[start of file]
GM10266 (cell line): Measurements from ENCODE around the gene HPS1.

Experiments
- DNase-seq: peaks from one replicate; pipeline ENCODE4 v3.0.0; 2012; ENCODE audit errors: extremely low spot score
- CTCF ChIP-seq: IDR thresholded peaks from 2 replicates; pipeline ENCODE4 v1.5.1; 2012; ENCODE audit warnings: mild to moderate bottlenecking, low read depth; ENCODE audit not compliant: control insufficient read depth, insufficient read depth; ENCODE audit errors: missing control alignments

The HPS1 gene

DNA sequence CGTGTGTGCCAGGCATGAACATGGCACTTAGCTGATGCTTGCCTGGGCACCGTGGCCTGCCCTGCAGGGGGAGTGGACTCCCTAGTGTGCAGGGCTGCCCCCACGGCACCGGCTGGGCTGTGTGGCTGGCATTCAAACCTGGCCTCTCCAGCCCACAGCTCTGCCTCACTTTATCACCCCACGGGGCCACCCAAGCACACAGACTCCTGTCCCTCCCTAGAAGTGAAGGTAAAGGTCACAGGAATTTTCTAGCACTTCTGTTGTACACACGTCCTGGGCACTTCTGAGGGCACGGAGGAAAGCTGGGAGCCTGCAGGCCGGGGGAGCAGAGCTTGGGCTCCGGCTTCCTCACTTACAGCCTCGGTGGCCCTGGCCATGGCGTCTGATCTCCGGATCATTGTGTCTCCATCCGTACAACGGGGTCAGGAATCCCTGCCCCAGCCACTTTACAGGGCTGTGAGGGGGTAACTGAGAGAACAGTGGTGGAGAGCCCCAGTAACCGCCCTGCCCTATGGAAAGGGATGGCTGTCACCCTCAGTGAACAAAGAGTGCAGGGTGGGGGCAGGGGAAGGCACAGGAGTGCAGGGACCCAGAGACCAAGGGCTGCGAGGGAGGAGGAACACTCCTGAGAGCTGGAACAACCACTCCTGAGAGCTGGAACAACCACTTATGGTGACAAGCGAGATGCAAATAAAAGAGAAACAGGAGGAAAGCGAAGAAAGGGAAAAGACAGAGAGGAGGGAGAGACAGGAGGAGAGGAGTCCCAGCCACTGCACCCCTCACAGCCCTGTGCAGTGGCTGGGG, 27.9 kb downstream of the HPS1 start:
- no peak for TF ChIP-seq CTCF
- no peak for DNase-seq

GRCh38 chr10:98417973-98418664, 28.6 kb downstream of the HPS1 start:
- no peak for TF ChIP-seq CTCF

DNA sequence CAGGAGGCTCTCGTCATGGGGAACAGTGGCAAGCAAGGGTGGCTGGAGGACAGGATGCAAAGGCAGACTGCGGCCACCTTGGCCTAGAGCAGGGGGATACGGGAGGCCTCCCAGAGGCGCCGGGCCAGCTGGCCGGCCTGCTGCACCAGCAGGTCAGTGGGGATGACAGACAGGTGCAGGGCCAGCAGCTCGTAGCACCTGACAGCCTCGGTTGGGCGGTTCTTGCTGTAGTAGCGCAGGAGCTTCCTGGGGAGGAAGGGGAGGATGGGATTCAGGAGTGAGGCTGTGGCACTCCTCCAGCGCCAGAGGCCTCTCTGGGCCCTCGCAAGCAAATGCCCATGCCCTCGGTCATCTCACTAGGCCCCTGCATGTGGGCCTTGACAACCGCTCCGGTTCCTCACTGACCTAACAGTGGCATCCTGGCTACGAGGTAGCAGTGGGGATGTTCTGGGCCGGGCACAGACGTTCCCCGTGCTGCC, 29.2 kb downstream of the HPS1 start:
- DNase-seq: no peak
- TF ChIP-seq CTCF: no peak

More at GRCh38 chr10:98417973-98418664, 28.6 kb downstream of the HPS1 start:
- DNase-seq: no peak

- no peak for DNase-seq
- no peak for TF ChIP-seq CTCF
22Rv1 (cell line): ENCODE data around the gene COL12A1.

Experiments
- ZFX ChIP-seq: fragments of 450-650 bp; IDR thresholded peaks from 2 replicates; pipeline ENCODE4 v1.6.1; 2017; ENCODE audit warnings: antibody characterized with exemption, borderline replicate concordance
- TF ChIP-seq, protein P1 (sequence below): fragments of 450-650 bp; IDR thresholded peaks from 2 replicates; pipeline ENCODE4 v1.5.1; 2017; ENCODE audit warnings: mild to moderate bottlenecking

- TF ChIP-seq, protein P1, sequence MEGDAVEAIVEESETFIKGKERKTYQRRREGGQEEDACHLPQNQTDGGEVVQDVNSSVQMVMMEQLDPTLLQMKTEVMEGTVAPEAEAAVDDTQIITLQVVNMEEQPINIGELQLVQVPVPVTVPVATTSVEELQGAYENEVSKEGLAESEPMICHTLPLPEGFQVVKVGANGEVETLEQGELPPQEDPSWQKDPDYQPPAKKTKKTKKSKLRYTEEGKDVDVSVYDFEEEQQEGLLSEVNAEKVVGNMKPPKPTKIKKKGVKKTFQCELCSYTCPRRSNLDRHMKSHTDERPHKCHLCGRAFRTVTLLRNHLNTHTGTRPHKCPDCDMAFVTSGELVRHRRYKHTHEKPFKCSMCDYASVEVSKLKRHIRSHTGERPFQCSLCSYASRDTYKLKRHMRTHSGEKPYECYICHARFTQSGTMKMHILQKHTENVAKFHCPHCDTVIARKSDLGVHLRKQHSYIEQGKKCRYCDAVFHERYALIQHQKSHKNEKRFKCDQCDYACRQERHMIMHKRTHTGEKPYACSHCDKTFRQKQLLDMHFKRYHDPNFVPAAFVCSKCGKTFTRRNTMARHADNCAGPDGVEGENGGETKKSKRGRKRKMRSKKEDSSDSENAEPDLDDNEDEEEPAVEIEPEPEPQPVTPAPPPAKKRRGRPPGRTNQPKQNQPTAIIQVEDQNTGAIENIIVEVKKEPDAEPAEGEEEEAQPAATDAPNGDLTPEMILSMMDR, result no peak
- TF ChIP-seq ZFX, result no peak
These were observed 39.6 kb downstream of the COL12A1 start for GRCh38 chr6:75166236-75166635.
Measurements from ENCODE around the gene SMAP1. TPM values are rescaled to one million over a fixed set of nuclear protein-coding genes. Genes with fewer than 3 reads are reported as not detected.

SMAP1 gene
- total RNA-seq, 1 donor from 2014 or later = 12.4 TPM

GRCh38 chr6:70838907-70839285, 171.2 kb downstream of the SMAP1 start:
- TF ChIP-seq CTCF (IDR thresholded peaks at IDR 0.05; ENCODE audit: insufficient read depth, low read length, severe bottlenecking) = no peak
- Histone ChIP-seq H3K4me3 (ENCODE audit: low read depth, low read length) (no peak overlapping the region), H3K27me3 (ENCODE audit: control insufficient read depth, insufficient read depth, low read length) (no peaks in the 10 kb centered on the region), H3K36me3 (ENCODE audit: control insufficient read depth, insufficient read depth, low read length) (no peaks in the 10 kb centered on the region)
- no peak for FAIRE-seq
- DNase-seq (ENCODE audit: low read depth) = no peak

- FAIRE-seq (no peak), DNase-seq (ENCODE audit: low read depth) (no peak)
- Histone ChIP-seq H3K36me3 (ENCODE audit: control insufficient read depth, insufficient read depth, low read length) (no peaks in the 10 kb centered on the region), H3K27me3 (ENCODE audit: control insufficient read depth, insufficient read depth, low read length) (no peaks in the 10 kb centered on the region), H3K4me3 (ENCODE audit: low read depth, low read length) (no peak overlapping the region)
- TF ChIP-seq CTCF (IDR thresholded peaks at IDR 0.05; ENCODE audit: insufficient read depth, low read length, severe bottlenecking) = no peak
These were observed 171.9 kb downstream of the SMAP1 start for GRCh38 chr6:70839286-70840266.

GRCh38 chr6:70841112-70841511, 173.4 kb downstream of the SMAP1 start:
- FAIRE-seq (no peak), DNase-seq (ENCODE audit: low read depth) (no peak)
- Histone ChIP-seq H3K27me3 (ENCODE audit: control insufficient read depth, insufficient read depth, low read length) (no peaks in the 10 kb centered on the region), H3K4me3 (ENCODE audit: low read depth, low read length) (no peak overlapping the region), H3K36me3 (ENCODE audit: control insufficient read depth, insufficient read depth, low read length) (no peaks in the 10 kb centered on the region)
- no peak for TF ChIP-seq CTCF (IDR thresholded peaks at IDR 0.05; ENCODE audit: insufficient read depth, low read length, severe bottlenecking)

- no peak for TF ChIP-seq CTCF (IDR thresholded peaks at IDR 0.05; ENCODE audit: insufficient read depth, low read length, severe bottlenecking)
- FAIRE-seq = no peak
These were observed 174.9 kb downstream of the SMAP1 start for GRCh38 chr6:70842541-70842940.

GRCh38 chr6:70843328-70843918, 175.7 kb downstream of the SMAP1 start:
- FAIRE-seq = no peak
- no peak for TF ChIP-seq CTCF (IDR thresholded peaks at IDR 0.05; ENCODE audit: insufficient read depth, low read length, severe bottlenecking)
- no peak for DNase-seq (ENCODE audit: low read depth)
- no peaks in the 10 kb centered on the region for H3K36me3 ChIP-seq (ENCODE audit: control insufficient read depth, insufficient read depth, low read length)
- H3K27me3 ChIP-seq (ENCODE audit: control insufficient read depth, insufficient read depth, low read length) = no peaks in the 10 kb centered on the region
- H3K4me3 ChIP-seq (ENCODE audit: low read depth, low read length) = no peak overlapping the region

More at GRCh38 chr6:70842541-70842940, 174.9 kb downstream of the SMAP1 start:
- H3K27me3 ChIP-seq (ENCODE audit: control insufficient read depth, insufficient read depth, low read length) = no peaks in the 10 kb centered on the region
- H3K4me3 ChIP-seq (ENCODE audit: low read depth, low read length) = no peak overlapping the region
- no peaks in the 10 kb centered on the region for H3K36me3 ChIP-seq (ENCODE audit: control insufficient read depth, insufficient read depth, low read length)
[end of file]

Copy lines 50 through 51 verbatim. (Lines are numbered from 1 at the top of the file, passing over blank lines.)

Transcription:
- H3K4me3 ChIP-seq (ENCODE audit: low read depth, low read length) = no peak overlapping the region

More at GRCh38 chr6:70842541-70842940, 174.9 kb downstream of the SMAP1 start: